A Kitschy Affair

When advertising professional Ayesha Sharma recently threw a housewarming party,compliments kept pouring in.

Written by VIDYA PRABHU | Published:January 16, 2012 12:50 am

When advertising professional Ayesha Sharma recently threw a housewarming party,compliments kept pouring in. “My friends loved my funky wardrobe and the quirky decor which lent a unique character to the house — be it the Playclan coasters or the Quirk Box lamps,” she recalls. Sharma is just part of a breed that has bought into what has now become an urban,macro-trend — kitsch.

Designer Manish Arora may have revolutionised the fashion industry with his kitschy collections and earned the label,‘King of Kitsch’,but today the story has been taken forward by several designers,making it a popular theme in both fashion and decor. From Horn Ok Please T-shirts and bags with tuk-tuk prints to chairs painted with lotus motifs,kitsch is being celebrated in several ways.

But where does its charm lie? Given that kitsch refers to art,decorative objects and other forms of representation that are excessively sentimental or overdone,it’s clear that pop art has a resurgence in this trend.

A case in point would be designer label Dev R Nil’s Spring-Summer 2012 line shown at the Wills India Fashion Week in October 2011. Inspired by pop art,their collection of dresses,trousers,coats and kurtis was dominated by batik motifs of giant sunglasses and cars. “We wanted to celebrate the quirks of India and the fact that we are a bunch of positive people even though we live amid growing chaos. Through kitsch,we tried to capture the beauty of this chaos,” explains Nil.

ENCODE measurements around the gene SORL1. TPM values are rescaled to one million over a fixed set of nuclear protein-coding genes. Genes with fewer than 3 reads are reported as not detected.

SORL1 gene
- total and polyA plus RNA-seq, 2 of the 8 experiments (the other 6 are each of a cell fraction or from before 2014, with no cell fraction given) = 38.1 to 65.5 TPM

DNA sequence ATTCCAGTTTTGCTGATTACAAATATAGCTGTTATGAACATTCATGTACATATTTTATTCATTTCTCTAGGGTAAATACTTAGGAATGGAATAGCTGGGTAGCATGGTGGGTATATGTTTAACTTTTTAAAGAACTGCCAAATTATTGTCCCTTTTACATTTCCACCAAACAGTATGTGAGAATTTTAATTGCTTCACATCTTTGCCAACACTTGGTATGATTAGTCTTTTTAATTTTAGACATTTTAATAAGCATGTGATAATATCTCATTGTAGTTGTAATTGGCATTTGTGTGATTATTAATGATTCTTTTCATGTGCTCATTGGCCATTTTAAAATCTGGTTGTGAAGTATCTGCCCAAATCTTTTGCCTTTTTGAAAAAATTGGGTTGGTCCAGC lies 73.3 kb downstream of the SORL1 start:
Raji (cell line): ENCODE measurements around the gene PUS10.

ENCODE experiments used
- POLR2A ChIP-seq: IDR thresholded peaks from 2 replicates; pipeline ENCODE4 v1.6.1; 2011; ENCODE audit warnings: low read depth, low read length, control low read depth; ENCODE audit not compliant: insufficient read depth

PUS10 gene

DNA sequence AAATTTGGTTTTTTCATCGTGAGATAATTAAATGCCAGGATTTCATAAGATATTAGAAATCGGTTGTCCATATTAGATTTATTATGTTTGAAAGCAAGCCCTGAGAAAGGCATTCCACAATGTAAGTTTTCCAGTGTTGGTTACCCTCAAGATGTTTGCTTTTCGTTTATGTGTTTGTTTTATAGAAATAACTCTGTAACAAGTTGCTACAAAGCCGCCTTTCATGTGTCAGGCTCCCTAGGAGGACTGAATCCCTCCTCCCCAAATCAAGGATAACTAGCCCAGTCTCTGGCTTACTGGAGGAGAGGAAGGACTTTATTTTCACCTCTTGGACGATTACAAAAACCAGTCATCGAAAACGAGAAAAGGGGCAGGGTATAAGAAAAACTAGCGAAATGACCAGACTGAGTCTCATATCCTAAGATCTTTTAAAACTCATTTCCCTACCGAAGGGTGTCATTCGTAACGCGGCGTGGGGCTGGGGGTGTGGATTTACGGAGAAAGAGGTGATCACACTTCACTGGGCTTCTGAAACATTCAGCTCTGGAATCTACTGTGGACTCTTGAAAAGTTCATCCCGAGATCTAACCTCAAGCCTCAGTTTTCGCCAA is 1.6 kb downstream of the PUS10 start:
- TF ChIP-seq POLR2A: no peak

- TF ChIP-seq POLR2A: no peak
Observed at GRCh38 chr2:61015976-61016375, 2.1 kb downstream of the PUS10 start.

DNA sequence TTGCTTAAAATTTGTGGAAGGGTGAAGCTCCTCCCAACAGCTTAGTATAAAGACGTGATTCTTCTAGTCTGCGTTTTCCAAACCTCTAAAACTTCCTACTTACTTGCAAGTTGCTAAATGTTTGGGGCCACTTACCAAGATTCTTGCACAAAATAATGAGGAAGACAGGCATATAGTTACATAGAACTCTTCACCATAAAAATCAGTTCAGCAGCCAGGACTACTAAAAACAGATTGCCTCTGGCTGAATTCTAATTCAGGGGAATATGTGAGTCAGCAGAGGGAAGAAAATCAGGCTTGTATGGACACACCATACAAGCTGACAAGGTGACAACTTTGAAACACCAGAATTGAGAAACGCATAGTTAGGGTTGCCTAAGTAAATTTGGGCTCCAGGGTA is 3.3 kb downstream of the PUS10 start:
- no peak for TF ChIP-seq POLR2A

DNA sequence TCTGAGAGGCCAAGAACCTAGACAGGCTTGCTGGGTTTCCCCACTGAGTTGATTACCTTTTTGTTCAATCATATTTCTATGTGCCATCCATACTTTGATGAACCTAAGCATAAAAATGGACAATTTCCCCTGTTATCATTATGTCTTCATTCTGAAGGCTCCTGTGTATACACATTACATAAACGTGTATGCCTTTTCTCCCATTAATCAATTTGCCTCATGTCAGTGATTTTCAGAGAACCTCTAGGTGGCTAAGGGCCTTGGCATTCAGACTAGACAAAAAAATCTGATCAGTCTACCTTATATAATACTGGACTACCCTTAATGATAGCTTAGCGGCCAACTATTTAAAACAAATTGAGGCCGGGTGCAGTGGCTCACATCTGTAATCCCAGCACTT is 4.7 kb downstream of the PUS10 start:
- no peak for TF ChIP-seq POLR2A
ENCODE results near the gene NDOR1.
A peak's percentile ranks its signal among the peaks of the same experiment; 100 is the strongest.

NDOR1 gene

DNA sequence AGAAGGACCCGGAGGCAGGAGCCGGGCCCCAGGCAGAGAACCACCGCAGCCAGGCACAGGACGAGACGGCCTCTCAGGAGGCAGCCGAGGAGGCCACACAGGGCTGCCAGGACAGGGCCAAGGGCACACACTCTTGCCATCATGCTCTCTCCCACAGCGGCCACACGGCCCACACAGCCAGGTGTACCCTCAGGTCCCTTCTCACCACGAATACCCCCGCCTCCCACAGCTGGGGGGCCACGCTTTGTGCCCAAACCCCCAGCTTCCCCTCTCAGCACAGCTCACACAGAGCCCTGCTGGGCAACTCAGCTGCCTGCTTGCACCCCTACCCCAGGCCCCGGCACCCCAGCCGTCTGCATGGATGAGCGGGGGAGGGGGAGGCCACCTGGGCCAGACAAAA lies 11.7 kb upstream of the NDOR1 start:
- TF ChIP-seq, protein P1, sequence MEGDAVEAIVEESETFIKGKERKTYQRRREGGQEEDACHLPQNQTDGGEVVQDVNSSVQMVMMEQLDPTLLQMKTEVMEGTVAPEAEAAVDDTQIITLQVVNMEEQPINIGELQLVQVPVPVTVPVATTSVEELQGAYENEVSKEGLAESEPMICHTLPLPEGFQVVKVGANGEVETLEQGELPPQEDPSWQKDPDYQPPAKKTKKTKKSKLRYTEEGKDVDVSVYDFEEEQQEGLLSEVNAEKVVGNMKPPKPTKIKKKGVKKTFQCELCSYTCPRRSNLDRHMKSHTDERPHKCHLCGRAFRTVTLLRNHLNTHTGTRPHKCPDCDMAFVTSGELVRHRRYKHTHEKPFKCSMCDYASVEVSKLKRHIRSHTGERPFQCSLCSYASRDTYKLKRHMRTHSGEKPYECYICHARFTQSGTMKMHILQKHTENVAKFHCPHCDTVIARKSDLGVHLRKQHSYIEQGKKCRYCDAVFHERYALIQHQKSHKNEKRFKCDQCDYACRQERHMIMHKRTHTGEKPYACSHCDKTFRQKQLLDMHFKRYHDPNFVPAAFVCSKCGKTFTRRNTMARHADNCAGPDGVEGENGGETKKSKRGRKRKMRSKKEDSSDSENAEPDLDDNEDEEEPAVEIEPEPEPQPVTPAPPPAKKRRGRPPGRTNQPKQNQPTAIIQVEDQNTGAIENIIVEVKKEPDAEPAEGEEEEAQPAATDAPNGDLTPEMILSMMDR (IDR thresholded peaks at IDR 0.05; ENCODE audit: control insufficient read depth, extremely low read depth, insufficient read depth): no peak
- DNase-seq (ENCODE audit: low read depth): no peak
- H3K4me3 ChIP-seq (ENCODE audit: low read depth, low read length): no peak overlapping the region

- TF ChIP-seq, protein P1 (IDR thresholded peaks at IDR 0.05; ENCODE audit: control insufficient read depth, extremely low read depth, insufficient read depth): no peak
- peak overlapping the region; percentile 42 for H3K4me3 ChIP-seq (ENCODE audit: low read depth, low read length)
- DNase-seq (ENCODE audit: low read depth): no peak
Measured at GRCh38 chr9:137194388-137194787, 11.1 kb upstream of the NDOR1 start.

But kitsch products today are not just capitalising on chaos,many of them are also high on utility. Rashmi Dogra,of the Fluke Design Co that designs both fashion and decor items,believes that her line has worked well because she has balanced the fashionable with the functional. “From rooster handbags and funky neckpieces to hand-painted wooden chairs,antique gramophones and bucket chandeliers,people today are more open to experimenting,” she says.

Designer Sabah Khan,on the other hand,notes that increasing participation in exhibitions and lifestyle events helps popularise the product. “When I showed my recent line,the Darzi collection,at the Gitanjali derby at Mumbai’s Mahalakshmi race course last November,it attracted a lot of attention. The crowd at a derby is unlike one at a fashion week,” says Khan,whose line dwelt heavily on colour blocking,patchwork and specially created scissor prints.

While the encouraging response is making her eye a kitschy stationery line,others are making the most of music festivals,another popular platform for kitsch.

The recently held NH7 Weekender music festival in Pune,for instance,played host to stalls for brands such as Pop Att,Art Etc,Quirk Box and Ink Me Silly.

Flea markets can’t be overlooked. Diana Linda,a Mumbai based Italian designer,points out that her accessory line has been a hit with both Indians and foreigners at Goa’s flea markets. “My bags,clutches and jewellery pieces are made using old Bollywood film posters,so they instantly capture the fascination of the starry-eyed clientele,” says Linda.

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